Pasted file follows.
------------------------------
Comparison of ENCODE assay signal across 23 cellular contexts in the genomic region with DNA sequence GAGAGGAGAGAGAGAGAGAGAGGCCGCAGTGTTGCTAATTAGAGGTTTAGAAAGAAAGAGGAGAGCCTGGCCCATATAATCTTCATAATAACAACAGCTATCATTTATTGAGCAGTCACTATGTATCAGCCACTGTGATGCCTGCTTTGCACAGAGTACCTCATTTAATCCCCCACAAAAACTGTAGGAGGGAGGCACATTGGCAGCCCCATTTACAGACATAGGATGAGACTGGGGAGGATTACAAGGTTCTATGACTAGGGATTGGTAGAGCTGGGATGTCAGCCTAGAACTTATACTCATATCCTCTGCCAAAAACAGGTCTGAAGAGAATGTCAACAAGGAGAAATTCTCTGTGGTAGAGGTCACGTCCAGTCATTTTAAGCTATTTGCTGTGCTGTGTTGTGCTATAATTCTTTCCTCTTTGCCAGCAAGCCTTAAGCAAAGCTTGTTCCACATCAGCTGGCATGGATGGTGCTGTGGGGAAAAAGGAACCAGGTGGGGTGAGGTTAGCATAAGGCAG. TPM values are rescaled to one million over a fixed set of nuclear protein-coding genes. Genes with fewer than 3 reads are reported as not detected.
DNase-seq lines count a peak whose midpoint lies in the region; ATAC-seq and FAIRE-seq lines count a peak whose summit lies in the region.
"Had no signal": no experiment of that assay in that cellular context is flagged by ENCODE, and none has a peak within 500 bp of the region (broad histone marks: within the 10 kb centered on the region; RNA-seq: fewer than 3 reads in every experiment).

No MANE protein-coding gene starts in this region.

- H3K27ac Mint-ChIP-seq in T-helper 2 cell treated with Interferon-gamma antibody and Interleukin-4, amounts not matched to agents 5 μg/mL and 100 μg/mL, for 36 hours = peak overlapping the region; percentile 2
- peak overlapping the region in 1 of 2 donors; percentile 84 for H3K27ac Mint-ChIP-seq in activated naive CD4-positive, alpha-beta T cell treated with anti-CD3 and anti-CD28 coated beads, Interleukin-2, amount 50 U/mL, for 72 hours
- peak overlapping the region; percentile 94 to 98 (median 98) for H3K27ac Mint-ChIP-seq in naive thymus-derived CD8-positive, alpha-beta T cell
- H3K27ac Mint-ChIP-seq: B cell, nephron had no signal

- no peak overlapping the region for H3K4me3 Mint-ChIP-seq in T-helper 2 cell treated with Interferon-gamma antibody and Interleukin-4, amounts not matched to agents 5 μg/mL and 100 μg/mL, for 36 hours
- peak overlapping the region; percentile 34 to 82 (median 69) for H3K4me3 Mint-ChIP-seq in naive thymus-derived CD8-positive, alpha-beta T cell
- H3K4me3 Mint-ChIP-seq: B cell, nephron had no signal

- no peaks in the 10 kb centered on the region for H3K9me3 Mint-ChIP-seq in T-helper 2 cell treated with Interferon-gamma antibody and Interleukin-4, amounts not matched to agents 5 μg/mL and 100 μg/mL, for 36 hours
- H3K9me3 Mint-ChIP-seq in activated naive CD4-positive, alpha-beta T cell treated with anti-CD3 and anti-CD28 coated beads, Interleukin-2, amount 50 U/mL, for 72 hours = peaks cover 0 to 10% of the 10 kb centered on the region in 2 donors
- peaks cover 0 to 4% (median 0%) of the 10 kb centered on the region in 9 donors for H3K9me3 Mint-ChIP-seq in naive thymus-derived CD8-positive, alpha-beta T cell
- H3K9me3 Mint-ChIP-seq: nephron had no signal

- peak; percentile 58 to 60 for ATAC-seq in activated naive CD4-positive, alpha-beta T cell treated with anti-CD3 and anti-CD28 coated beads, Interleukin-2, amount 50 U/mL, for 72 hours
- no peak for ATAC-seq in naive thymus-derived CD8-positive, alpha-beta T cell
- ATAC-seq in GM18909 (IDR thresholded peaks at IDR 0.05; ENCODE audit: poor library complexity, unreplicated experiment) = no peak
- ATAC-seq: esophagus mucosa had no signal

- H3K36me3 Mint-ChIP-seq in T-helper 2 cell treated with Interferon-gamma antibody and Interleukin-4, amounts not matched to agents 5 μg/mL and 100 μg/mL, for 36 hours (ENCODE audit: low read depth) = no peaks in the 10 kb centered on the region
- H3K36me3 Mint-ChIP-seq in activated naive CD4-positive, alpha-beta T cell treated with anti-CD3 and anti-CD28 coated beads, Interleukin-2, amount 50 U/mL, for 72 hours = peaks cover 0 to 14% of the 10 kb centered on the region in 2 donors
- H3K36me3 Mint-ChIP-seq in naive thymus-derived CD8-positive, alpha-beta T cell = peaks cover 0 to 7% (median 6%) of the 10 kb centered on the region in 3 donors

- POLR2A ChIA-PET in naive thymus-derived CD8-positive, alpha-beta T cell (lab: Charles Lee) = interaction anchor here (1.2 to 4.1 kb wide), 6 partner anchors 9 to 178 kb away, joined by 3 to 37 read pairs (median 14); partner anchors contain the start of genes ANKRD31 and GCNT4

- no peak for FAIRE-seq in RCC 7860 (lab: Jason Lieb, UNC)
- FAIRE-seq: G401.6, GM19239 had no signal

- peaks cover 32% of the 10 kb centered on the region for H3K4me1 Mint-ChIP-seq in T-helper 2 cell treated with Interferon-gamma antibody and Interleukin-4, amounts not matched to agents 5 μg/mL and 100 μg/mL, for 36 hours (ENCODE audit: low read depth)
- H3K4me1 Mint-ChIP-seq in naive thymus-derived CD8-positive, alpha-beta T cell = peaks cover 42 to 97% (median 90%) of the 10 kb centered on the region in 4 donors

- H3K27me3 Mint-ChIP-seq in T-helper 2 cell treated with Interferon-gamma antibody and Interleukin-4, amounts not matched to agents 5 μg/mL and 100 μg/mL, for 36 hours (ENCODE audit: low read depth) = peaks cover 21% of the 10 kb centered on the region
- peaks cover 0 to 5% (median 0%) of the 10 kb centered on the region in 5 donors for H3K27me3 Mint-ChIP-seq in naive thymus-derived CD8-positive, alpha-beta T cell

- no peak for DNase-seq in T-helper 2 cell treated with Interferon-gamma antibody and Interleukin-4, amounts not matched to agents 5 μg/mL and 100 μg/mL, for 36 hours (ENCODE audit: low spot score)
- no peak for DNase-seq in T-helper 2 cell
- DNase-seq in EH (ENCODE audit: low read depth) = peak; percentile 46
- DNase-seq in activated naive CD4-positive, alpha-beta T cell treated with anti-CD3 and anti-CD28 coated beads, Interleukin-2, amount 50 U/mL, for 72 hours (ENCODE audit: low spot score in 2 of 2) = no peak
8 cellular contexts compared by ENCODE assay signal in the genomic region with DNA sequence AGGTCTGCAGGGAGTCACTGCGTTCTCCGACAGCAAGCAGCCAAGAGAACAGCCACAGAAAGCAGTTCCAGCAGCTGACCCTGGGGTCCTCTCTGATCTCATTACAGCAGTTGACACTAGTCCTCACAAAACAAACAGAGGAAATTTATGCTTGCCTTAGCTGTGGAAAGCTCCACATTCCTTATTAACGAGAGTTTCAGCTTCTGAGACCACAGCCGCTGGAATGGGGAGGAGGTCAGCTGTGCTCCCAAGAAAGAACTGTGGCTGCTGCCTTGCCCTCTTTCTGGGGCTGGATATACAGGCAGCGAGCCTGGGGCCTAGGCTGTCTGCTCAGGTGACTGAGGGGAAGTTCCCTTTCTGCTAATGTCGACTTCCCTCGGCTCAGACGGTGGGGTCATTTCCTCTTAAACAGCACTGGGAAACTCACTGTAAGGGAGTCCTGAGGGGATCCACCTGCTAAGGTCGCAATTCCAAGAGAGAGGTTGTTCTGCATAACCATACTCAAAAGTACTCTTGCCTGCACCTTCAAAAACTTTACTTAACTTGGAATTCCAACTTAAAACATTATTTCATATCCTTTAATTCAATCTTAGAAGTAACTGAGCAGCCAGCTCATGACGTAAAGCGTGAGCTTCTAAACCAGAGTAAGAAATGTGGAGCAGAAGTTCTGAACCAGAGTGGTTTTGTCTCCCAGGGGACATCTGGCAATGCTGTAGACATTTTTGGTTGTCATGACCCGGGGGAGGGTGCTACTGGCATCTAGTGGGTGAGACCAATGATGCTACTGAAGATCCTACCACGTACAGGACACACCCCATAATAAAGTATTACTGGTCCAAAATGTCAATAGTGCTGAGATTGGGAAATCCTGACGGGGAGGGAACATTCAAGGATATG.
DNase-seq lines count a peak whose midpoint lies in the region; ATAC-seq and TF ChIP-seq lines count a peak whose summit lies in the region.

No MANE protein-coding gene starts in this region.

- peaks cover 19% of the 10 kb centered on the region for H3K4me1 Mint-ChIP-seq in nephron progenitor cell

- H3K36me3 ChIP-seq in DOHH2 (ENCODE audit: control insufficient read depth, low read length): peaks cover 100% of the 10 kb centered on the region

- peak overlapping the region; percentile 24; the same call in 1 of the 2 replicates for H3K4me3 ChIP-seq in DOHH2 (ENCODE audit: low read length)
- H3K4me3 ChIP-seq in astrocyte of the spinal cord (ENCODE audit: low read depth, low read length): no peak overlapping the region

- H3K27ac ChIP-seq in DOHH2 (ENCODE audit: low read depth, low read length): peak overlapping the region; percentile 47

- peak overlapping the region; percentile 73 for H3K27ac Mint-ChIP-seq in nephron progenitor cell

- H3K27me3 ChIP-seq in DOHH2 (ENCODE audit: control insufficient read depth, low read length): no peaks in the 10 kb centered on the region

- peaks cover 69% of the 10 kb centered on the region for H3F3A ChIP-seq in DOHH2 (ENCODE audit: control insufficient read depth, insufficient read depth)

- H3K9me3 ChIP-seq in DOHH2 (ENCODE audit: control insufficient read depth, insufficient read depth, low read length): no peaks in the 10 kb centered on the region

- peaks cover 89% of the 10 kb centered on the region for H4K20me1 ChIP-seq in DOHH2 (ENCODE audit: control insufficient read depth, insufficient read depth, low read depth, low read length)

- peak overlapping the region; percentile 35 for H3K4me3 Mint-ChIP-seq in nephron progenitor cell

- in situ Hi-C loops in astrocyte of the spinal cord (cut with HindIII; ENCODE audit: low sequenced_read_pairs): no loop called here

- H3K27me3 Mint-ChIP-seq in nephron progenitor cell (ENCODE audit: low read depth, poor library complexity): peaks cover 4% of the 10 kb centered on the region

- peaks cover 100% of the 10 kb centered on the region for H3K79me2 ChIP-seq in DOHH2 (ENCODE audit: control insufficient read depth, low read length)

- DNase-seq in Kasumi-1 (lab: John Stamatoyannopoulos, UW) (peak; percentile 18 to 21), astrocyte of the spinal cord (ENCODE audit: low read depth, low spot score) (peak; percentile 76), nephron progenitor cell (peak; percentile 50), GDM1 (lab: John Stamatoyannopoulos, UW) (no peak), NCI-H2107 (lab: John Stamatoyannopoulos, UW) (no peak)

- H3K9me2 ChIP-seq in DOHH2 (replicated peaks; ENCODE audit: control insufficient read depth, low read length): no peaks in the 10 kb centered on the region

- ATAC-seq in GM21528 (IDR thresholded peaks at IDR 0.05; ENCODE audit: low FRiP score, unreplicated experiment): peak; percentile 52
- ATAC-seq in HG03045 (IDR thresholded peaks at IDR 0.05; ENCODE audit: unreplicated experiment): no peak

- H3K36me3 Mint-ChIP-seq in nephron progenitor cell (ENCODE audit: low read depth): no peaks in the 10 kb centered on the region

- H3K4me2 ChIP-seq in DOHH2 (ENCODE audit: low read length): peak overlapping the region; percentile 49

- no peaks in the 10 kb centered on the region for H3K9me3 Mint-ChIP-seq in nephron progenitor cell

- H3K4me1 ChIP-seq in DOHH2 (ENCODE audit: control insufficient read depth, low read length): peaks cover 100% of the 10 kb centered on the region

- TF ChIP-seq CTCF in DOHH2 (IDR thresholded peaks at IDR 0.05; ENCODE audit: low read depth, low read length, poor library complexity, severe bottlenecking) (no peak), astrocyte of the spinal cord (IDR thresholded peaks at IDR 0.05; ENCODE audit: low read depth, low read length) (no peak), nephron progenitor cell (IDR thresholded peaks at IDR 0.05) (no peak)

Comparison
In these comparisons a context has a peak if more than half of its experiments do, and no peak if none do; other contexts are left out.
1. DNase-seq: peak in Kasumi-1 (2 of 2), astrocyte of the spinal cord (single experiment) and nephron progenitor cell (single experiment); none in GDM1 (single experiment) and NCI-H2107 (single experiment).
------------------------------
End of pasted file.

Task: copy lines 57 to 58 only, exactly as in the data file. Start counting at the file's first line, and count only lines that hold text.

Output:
- no peaks in the 10 kb centered on the region for H3K9me3 Mint-ChIP-seq in nephron progenitor cell

- H3K4me1 ChIP-seq in DOHH2 (ENCODE audit: control insufficient read depth, low read length): peaks cover 100% of the 10 kb centered on the region